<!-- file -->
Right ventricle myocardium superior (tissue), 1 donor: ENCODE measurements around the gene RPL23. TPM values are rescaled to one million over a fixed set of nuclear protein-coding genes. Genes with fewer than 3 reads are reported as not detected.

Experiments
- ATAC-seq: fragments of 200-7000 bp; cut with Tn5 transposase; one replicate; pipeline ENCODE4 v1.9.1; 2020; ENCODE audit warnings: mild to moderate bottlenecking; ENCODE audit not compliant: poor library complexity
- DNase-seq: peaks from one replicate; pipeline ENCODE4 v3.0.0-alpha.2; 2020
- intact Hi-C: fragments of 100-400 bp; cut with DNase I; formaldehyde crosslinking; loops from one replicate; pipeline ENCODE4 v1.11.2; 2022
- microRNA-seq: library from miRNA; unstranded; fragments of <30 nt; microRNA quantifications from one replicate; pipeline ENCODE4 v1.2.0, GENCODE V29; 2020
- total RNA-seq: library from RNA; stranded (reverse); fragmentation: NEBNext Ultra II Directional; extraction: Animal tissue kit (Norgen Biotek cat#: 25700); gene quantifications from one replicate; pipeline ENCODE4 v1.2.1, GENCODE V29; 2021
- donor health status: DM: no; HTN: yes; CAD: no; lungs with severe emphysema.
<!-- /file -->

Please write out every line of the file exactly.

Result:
Right ventricle myocardium superior (tissue), 1 donor: ENCODE measurements around the gene RPL23. TPM values are rescaled to one million over a fixed set of nuclear protein-coding genes. Genes with fewer than 3 reads are reported as not detected.

Experiments
- ATAC-seq: fragments of 200-7000 bp; cut with Tn5 transposase; one replicate; pipeline ENCODE4 v1.9.1; 2020; ENCODE audit warnings: mild to moderate bottlenecking; ENCODE audit not compliant: poor library complexity
- DNase-seq: peaks from one replicate; pipeline ENCODE4 v3.0.0-alpha.2; 2020
- intact Hi-C: fragments of 100-400 bp; cut with DNase I; formaldehyde crosslinking; loops from one replicate; pipeline ENCODE4 v1.11.2; 2022
- microRNA-seq: library from miRNA; unstranded; fragments of <30 nt; microRNA quantifications from one replicate; pipeline ENCODE4 v1.2.0, GENCODE V29; 2020
- total RNA-seq: library from RNA; stranded (reverse); fragmentation: NEBNext Ultra II Directional; extraction: Animal tissue kit (Norgen Biotek cat#: 25700); gene quantifications from one replicate; pipeline ENCODE4 v1.2.1, GENCODE V29; 2021
- donor health status: DM: no; HTN: yes; CAD: no; lungs with severe emphysema.